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The evolution of marsupial social organization


Qiu, Jingyu; Olivier, C A; Jaeggi, Adrian V; Schradin, Carsten (2022). The evolution of marsupial social organization. Proceedings of the Royal Society of London, Series B: Biological Sciences, 289(1985):20221589.

Abstract

It is generally believed that marsupials are more primitive than placentals mammals and mainly solitary living, representing the ancestral form of social organization of all mammals. However, field studies have observed pair and group-living in marsupial species, but no comparative study about their social evolution was ever done. Here, we describe the results of primary literature research on marsupial social organization which indicates that most species can live in pairs or groups and many show intra-specific variation in social organization. Using Bayesian phylogenetic mixed-effects models with a weak phylogenetic signal of 0.18, we found that solitary living was the most likely ancestral form (35% posterior probability), but had high uncertainty, and the combined probability of a partly sociable marsupial ancestor (65%) should not be overlooked. For Australian marsupials, group-living species were less likely to be found in tropical rainforest, and species with a variable social organization were associated with low and unpredictable precipitation representing deserts. Our results suggest that modern marsupials are more sociable than previously believed and that there is no strong support that their ancestral state was strictly solitary living, such that the assumption of a solitary ancestral state of all mammals may also need reconsideration.

Abstract

It is generally believed that marsupials are more primitive than placentals mammals and mainly solitary living, representing the ancestral form of social organization of all mammals. However, field studies have observed pair and group-living in marsupial species, but no comparative study about their social evolution was ever done. Here, we describe the results of primary literature research on marsupial social organization which indicates that most species can live in pairs or groups and many show intra-specific variation in social organization. Using Bayesian phylogenetic mixed-effects models with a weak phylogenetic signal of 0.18, we found that solitary living was the most likely ancestral form (35% posterior probability), but had high uncertainty, and the combined probability of a partly sociable marsupial ancestor (65%) should not be overlooked. For Australian marsupials, group-living species were less likely to be found in tropical rainforest, and species with a variable social organization were associated with low and unpredictable precipitation representing deserts. Our results suggest that modern marsupials are more sociable than previously believed and that there is no strong support that their ancestral state was strictly solitary living, such that the assumption of a solitary ancestral state of all mammals may also need reconsideration.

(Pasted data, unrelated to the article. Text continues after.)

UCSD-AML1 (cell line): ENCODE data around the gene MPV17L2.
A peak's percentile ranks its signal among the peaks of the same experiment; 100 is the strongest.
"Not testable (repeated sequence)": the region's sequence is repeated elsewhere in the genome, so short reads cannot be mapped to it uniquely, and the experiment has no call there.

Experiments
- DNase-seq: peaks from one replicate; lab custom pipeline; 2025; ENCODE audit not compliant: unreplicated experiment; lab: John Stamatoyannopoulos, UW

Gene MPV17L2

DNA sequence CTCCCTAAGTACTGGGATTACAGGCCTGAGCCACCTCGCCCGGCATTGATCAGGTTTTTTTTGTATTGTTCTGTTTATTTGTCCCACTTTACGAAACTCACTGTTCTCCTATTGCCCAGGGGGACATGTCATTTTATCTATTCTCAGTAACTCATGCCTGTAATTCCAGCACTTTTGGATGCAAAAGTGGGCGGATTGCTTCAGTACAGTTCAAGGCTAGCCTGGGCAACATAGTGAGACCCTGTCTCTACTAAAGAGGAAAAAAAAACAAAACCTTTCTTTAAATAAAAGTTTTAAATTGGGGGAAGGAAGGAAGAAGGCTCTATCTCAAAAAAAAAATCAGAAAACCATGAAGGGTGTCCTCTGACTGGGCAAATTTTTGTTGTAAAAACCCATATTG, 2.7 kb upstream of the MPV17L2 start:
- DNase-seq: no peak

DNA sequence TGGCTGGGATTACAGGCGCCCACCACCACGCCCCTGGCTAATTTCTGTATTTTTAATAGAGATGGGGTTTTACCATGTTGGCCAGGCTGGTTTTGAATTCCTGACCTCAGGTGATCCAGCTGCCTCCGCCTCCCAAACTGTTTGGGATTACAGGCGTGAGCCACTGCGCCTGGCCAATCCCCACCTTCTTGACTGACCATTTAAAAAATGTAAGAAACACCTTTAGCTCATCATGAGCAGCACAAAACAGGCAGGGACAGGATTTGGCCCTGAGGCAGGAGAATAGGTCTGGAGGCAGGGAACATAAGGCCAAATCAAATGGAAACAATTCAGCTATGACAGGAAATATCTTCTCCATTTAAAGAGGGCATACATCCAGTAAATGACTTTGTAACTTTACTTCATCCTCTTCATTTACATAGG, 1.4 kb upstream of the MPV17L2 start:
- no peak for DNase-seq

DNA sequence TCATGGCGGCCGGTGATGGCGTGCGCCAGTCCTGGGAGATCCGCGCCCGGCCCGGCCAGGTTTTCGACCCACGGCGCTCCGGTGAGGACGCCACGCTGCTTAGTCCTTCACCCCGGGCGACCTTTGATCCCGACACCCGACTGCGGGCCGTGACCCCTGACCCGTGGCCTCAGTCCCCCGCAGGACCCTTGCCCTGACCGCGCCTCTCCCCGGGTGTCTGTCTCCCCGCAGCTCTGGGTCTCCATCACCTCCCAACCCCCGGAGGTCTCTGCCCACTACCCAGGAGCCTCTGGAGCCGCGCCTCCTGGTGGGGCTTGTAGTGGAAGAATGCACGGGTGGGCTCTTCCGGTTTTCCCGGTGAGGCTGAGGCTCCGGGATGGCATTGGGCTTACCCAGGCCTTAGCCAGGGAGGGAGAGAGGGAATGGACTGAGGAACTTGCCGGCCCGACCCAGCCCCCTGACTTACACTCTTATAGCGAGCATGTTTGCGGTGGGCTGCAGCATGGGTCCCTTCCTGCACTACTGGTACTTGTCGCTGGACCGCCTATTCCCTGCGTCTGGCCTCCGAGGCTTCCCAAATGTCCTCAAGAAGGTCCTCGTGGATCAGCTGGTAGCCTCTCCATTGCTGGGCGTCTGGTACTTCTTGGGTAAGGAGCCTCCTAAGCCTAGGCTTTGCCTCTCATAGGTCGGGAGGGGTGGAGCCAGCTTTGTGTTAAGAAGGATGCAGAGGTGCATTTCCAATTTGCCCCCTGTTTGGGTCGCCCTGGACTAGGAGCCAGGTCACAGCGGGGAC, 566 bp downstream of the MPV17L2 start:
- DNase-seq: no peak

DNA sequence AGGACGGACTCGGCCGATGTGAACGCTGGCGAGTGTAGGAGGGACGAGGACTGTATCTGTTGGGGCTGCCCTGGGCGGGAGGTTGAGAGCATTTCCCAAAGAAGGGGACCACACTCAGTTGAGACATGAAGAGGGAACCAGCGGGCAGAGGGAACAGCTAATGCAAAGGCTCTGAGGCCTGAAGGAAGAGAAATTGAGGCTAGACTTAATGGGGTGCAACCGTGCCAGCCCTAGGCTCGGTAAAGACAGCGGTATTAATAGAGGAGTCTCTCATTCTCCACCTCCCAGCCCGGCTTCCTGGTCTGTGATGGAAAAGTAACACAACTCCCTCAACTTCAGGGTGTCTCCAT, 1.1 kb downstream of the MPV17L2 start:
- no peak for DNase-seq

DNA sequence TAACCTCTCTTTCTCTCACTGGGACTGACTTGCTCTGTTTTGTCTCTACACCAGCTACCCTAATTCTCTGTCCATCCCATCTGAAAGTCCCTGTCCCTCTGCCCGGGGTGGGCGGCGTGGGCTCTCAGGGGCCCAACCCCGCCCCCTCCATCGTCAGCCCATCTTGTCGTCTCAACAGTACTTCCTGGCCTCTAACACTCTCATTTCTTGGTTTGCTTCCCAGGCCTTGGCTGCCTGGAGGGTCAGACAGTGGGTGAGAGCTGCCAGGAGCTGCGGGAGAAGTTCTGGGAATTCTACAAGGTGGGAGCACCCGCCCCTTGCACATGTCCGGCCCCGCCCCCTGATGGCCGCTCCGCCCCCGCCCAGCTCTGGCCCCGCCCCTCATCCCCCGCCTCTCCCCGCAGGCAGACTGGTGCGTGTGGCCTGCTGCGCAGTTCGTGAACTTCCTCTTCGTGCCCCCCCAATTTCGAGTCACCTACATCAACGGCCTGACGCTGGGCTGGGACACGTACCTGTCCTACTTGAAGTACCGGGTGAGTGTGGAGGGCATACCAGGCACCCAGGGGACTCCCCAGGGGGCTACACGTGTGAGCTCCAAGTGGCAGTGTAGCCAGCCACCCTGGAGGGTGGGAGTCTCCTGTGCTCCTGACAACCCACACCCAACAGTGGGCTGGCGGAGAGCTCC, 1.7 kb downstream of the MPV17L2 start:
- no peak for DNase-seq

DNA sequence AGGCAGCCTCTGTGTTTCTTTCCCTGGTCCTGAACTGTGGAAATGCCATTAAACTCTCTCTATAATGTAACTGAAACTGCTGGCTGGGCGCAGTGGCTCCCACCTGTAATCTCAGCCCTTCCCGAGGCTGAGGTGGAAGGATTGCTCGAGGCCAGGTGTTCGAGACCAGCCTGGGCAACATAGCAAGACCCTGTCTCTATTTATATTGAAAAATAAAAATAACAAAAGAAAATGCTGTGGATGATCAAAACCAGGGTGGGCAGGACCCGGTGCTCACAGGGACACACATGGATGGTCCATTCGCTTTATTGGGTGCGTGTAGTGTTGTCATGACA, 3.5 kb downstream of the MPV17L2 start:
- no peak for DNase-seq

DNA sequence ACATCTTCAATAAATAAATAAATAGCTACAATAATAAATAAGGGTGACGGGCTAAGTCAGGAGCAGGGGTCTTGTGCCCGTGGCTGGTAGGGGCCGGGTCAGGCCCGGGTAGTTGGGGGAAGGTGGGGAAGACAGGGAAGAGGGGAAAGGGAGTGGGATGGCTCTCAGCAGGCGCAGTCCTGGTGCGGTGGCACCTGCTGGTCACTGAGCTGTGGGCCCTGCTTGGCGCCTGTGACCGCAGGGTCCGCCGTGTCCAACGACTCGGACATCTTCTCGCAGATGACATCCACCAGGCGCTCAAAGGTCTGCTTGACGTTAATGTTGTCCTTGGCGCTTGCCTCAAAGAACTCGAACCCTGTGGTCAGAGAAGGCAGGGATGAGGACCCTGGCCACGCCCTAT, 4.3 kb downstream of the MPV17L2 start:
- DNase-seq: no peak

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Additional indexing

Item Type:Journal Article, refereed, original work
Communities & Collections:04 Faculty of Medicine > Institute of Evolutionary Medicine
Dewey Decimal Classification:610 Medicine & health
Scopus Subject Areas:Life Sciences > General Biochemistry, Genetics and Molecular Biology
Life Sciences > General Immunology and Microbiology
Physical Sciences > General Environmental Science
Life Sciences > General Agricultural and Biological Sciences
Uncontrolled Keywords:General Agricultural and Biological Sciences, General Environmental Science, General Immunology and Microbiology, General Biochemistry, Genetics and Molecular Biology, General Medicine
Language:English
Date:26 October 2022
Deposited On:09 Jan 2023 09:59
Last Modified:28 Jun 2024 01:37
Publisher:Royal Society Publishing
ISSN:0962-8452
Additional Information:(available on 2023-10-26)
OA Status:Closed
Free access at:Publisher DOI. An embargo period may apply.
Publisher DOI:https://doi.org/10.1098/rspb.2022.1589
PubMed ID:36285501